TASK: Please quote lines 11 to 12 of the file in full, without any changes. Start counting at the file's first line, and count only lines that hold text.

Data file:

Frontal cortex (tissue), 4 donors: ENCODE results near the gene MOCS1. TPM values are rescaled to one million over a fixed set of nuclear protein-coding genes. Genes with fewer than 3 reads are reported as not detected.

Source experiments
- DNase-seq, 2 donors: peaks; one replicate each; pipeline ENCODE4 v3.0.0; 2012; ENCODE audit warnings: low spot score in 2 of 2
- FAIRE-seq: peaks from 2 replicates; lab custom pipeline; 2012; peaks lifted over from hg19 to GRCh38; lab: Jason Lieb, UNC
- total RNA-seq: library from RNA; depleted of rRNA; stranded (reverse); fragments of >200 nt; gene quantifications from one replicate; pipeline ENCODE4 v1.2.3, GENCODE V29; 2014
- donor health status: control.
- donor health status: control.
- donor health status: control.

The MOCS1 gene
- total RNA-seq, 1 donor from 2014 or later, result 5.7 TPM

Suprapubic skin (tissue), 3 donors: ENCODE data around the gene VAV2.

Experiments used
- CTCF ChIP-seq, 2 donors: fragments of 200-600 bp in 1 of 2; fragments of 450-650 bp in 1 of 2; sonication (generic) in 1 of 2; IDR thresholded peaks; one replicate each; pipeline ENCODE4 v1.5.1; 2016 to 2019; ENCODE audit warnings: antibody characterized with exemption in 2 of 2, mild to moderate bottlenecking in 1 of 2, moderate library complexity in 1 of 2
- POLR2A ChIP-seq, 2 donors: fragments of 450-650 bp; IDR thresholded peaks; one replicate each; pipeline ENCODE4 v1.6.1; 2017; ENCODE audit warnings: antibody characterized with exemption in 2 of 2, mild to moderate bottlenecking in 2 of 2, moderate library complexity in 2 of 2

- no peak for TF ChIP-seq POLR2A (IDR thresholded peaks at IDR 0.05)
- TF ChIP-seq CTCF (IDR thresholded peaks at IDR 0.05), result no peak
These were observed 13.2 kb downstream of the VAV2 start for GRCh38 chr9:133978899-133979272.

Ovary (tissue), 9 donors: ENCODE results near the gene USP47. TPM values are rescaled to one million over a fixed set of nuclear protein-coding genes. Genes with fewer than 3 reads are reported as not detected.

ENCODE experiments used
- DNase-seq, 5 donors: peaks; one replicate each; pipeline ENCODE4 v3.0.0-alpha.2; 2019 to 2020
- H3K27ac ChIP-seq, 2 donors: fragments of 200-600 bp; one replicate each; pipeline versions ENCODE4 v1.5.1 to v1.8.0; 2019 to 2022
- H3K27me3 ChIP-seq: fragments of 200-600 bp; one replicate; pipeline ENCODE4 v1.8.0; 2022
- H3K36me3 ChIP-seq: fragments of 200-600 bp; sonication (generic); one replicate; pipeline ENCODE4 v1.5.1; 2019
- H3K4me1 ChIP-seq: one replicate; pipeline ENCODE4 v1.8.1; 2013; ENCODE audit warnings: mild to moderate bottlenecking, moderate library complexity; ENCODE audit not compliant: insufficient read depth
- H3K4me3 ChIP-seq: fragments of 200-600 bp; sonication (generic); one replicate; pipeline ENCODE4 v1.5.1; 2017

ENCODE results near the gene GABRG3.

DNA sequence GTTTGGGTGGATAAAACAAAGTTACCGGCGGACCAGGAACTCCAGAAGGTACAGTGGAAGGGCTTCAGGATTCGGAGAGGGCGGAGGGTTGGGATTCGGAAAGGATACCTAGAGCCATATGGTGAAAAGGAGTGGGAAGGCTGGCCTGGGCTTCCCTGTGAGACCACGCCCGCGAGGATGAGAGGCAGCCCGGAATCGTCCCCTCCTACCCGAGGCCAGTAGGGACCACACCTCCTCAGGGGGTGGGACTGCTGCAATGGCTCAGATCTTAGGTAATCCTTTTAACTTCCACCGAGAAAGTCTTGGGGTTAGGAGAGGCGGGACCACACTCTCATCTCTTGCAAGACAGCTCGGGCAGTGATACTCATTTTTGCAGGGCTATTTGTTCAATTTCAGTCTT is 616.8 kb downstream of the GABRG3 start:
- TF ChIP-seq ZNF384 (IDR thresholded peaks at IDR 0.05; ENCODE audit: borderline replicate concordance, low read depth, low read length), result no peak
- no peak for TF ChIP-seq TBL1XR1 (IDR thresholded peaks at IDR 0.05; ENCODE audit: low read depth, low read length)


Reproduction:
Suprapubic skin (tissue), 3 donors: ENCODE data around the gene VAV2.

Experiments used